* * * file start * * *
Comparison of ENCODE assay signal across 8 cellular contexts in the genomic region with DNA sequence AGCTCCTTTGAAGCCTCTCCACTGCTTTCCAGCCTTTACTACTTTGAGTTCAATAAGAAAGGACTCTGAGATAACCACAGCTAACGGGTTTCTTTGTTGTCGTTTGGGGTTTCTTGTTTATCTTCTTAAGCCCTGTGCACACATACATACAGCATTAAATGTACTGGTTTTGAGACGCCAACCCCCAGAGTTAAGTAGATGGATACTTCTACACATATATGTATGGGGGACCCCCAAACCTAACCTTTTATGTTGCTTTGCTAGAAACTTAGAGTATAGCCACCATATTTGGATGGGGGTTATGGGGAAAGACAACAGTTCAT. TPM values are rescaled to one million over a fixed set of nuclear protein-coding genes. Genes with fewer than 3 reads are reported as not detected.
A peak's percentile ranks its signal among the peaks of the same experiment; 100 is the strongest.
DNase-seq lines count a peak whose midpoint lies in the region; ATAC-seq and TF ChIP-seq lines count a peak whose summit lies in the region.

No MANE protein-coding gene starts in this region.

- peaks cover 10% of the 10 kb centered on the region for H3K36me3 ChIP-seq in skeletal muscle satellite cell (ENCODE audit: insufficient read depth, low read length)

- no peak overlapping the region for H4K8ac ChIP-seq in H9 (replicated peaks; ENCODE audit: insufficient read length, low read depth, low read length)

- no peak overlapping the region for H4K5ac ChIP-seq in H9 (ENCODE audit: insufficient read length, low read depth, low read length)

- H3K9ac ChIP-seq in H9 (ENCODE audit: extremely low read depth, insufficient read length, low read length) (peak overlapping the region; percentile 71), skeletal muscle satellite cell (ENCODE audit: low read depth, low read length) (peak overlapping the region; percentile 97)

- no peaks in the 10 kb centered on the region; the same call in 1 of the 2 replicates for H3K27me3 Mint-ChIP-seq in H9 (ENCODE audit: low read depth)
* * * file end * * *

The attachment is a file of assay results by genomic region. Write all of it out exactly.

Comparison of ENCODE assay signal across 8 cellular contexts in the genomic region with DNA sequence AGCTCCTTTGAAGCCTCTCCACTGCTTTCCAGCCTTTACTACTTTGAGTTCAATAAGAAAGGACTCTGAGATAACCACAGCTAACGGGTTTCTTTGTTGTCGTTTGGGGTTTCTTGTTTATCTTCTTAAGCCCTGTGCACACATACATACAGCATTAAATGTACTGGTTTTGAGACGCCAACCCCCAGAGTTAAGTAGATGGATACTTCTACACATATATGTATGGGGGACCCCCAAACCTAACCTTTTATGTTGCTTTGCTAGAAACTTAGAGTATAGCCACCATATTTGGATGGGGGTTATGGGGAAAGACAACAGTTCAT. TPM values are rescaled to one million over a fixed set of nuclear protein-coding genes. Genes with fewer than 3 reads are reported as not detected.
A peak's percentile ranks its signal among the peaks of the same experiment; 100 is the strongest.
DNase-seq lines count a peak whose midpoint lies in the region; ATAC-seq and TF ChIP-seq lines count a peak whose summit lies in the region.

No MANE protein-coding gene starts in this region.

- peaks cover 10% of the 10 kb centered on the region for H3K36me3 ChIP-seq in skeletal muscle satellite cell (ENCODE audit: insufficient read depth, low read length)

- no peak overlapping the region for H4K8ac ChIP-seq in H9 (replicated peaks; ENCODE audit: insufficient read length, low read depth, low read length)

- no peak overlapping the region for H4K5ac ChIP-seq in H9 (ENCODE audit: insufficient read length, low read depth, low read length)

- H3K9ac ChIP-seq in H9 (ENCODE audit: extremely low read depth, insufficient read length, low read length) (peak overlapping the region; percentile 71), skeletal muscle satellite cell (ENCODE audit: low read depth, low read length) (peak overlapping the region; percentile 97)

- no peaks in the 10 kb centered on the region; the same call in 1 of the 2 replicates for H3K27me3 Mint-ChIP-seq in H9 (ENCODE audit: low read depth)